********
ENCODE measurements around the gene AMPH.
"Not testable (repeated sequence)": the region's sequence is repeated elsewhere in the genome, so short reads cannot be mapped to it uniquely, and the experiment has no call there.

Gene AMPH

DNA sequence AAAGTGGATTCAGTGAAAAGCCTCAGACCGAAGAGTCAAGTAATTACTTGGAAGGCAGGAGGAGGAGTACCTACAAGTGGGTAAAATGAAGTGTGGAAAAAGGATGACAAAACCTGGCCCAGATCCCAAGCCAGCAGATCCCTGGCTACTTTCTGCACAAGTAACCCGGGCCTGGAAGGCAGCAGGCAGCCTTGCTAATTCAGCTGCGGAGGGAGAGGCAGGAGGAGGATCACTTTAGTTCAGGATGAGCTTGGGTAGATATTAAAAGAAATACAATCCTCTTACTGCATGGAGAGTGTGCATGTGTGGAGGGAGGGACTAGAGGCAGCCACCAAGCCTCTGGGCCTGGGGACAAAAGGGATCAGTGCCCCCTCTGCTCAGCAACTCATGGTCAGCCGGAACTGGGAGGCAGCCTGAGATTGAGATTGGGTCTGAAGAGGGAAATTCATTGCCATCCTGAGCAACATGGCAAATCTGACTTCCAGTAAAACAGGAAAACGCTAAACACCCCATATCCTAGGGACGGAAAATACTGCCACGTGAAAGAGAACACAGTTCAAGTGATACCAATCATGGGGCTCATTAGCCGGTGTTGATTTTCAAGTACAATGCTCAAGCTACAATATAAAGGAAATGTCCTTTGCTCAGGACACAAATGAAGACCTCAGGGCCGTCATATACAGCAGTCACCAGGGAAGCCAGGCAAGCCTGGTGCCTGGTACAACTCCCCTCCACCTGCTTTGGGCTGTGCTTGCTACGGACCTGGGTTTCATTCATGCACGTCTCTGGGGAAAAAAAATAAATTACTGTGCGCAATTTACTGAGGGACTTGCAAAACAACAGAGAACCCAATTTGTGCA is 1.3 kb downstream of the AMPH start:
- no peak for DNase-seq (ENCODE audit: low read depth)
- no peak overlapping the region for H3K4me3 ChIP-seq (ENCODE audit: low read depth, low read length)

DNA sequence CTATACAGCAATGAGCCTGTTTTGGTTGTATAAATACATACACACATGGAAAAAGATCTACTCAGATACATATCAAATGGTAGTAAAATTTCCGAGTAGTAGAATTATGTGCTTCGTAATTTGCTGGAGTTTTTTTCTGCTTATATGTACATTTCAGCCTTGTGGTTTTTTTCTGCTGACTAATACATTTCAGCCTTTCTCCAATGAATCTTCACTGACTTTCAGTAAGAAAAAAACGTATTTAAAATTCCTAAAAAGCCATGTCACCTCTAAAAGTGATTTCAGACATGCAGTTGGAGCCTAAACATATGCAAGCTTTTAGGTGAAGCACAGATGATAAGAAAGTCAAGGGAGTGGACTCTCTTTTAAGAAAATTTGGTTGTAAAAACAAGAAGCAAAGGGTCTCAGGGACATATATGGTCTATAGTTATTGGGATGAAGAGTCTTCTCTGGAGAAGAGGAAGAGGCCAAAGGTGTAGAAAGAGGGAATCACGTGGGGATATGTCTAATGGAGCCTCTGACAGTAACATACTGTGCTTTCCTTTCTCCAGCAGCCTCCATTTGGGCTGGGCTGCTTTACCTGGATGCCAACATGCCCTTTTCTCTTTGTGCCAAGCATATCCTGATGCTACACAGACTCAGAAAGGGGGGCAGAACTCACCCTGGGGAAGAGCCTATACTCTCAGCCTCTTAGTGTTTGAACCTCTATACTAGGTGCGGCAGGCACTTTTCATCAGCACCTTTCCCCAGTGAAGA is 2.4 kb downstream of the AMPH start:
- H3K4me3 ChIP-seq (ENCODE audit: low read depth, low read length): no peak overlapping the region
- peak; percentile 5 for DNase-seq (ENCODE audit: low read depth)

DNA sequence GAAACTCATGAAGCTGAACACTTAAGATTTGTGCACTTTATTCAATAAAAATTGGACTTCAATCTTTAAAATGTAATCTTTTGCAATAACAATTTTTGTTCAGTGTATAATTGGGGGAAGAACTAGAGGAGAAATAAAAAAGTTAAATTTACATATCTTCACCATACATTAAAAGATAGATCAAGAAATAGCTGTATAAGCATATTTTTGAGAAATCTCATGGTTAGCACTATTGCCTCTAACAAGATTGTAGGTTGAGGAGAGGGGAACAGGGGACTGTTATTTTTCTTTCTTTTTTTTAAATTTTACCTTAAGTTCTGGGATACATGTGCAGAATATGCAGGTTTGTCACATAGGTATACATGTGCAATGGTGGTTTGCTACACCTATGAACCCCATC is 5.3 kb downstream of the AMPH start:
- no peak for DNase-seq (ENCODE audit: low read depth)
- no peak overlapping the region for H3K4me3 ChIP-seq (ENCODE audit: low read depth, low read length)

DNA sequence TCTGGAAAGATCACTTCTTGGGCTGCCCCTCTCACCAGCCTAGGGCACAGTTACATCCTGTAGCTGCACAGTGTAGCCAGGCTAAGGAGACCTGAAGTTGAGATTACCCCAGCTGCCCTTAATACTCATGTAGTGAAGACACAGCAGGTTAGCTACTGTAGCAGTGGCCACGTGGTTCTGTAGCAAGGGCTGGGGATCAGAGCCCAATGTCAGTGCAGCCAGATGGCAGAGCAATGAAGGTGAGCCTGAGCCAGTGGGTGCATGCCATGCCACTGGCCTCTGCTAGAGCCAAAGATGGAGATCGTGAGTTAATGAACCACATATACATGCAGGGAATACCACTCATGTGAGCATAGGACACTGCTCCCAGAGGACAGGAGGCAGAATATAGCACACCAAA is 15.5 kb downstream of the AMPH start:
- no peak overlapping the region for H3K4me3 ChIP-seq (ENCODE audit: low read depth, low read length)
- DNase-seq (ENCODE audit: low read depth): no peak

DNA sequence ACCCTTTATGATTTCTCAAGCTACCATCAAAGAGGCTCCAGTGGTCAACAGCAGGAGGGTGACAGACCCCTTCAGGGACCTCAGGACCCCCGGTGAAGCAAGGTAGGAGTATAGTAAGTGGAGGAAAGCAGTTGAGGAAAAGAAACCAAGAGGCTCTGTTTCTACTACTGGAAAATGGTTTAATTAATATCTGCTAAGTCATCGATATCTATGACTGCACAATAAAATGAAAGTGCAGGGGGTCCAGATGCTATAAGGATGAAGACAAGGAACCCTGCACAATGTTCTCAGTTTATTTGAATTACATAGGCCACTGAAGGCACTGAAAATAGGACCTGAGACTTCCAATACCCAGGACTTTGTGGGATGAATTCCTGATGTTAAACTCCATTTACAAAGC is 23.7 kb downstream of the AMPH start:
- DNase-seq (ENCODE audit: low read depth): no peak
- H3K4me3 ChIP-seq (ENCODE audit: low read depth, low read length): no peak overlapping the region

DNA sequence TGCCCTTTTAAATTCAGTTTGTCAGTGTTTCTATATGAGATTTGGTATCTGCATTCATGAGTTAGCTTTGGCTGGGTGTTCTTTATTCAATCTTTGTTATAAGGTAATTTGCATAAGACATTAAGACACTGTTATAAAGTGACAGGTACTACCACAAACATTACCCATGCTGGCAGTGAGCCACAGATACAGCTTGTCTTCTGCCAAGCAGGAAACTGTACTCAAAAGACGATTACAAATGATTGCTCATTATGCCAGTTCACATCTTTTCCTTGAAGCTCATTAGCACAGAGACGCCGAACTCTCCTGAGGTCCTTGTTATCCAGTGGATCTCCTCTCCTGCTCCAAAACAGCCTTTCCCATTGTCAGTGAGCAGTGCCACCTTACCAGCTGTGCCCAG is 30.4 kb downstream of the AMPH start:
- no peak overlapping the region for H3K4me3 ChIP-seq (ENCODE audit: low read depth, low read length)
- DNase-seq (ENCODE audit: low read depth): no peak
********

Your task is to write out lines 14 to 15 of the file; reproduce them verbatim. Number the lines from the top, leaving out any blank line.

- no peak overlapping the region for H3K4me3 ChIP-seq (ENCODE audit: low read depth, low read length)
- DNase-seq (ENCODE audit: low read depth): no peak